“Our homeless and poor have brought us here tonight — we are here to remember them and to acknowledge we are not without blame for what happened to them.”

— Father Michael Ryan

As I listened to Father Ryan of St. James Cathedral say these words at our Requiem Mass for the Homeless earlier this month, I wondered how I could have reached out to some of the 154 women, men and children (including “Baby B” and “Baby Girl Villa-Ceja”) who died on Seattle’s streets this past year. Some died violently, some by suicide and others in shelters, jails or hospitals.

Were any people I regularly pass on my walks up Madison Street on that list? I envision the homeless woman huddled in the Bank of America doorway, her grocery cart spilling over with life belongings. It’s possible she did not survive that raw night. What about the man in front of Starbucks, barefoot and giving voice to the many speakers in his head?  

People experiencing job loss, broken relationships, evictions or health crises already are fragile. Homelessness can tip them over the edge, but a 911 call could connect them with community resources, like the King County Crisis and Commitment Services that evaluates people with behavioral-health disorders.

What about “Baby B” and “Baby Girl Villa-Ceja?” Were their mothers holding these newborns when they died? I shudder at the possibilities. Did I rush by their pregnant moms? I could have reached out to Catholic Community Services’ PREPARES Program for pregnant and parenting women, men and families to connect them to companions and services throughout pregnancy, and to the child’s fifth birthday.

It is a contradiction to have so many die on the streets of the fastest-growing big city in the U. S. with its median income of $102,000 and median home prices topping $800,000. Our city is equipped to help right now. We do not have to wait to use these simple solutions:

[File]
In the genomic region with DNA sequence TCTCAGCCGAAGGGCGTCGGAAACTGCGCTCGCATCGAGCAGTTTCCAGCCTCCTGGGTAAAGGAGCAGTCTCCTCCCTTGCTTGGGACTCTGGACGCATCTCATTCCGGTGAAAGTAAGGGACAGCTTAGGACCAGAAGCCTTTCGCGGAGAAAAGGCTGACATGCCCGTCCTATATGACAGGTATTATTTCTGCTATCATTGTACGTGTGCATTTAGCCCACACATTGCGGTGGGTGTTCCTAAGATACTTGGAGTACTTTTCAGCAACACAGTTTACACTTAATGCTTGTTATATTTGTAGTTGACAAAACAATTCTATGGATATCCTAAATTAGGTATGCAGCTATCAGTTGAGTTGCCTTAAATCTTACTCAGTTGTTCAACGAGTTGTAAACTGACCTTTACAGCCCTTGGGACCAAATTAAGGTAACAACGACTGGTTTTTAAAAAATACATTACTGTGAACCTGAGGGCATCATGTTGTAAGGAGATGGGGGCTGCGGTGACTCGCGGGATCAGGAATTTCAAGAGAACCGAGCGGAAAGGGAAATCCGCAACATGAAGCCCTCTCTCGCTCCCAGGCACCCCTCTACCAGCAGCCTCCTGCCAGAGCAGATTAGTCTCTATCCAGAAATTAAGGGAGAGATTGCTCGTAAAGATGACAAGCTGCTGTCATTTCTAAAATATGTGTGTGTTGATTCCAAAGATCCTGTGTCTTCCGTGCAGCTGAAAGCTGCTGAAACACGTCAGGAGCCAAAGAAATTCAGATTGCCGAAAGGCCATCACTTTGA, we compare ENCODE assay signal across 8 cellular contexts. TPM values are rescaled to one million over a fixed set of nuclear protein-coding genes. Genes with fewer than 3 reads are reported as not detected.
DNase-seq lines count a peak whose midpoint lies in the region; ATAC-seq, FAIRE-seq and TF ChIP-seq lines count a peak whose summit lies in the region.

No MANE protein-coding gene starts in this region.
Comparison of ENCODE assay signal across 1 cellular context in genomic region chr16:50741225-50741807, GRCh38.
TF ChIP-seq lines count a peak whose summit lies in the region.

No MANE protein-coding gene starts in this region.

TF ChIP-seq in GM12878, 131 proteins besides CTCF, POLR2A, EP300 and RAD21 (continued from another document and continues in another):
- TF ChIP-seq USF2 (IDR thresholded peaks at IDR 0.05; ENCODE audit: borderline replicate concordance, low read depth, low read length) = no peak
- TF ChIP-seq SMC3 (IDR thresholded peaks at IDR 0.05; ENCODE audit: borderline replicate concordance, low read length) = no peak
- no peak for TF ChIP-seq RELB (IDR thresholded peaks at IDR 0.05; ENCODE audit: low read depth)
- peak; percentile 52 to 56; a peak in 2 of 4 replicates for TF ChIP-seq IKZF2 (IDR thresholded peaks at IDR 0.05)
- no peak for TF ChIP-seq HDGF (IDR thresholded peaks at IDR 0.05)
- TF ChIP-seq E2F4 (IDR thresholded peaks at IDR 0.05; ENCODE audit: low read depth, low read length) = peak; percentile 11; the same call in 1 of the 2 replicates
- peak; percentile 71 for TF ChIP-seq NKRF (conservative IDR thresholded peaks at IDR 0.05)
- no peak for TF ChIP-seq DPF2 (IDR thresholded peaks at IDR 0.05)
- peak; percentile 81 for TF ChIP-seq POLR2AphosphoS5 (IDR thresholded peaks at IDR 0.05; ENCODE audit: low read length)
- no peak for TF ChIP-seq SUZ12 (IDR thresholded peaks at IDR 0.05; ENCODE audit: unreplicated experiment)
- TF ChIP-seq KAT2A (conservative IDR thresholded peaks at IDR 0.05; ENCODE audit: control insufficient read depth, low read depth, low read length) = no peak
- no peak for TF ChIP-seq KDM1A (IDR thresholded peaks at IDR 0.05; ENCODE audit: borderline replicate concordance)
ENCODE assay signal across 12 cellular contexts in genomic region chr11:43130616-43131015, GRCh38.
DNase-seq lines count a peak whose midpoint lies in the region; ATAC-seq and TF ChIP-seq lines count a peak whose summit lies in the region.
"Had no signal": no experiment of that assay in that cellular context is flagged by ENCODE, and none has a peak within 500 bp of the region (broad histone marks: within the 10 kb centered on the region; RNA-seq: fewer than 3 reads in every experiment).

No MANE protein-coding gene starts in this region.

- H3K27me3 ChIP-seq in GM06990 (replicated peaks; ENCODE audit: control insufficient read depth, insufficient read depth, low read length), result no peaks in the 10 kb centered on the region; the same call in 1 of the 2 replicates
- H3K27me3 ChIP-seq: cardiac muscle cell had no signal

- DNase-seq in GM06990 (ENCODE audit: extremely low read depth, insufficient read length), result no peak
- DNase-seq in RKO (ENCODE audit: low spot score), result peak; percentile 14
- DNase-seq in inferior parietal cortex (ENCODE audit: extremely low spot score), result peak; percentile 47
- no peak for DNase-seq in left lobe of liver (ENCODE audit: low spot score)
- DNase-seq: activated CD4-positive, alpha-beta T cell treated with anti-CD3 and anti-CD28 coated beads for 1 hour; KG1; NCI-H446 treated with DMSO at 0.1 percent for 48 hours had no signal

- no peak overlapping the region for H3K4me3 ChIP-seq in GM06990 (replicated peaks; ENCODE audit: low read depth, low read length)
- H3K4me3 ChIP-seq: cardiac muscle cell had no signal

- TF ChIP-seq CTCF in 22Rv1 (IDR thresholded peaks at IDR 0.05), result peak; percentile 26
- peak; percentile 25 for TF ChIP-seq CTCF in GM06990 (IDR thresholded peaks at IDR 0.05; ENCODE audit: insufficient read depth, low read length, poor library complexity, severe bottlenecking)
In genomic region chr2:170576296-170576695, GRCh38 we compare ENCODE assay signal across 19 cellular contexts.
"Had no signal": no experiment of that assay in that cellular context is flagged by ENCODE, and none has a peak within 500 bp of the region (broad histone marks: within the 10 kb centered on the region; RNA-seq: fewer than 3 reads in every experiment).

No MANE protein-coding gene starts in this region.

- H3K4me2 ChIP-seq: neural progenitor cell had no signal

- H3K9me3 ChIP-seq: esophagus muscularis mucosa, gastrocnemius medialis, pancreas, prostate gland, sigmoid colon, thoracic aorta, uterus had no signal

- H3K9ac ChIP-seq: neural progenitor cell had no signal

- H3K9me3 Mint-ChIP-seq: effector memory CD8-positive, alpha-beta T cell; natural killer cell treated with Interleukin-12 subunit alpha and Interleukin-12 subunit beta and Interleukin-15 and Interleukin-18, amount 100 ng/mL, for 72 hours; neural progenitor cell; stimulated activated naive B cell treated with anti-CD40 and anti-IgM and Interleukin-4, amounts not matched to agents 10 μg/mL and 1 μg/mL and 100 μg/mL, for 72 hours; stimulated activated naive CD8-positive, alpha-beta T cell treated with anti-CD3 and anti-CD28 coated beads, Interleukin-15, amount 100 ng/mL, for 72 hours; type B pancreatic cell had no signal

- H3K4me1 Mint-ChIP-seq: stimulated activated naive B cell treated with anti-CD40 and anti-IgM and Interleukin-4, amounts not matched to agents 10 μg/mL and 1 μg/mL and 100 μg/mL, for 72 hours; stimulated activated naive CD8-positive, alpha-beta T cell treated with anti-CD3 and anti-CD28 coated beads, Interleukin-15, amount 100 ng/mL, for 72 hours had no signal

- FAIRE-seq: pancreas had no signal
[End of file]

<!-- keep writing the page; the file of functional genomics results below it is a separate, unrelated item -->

Contribute to nonprofits with facilities and programs that will bring stability to our vulnerable population. Two such agencies are Plymouth Housing and YouthCare.

Plymouth Housing helps homeless adults stabilize and improve their lives. Plymouth is in the midst of building 600 apartments in six buildings for our neighbors experiencing homelessness, one of which opened this year. Another project is a partnership with Bellwether Housing, the Pacific Northwest’s largest nonprofit affordable housing provider, to develop the Madison/Boylston Project. This will be Seattle’s first affordable high rise in 50 years. Plymouth will offer social and therapeutic services for homeless seniors there.

For 46 years, YouthCare has provided housing, education, and employment training for vulnerable youth. This year, they’ll serve about 1,300 homeless youth — many victims of domestic and sexual abuse. Reach out to this worthy organization to see about helping.

Advocate for more mental-health services by connecting with county, state and federal resources. Attend City Council meetings, call your state legislator, write your congressperson or senator, or join the League of Women Voters.

Volunteer at nonprofits. Sacred Heart Shelter in Queen Anne — a Catholic Community Services (CCS) program — offers refuge and case management for families experiencing homelessness. If “Baby B” and “Baby Girl Villa-Ceja” had been referred there or to CCS’ PREPARES program, perhaps they would be with us.

Tackling homelessness in Seattle is a worthy practice for everyone and can be an essential practice for more of us. As we advocate, donate and volunteer, together, we can turn this situation around and help save lives now. Father Ryan’s words can give us an inspiring start: “May we not rest peacefully until the plight of these homeless brothers and sisters becomes more and more our problem and our mission.” To that — and all of us — I say, Amen.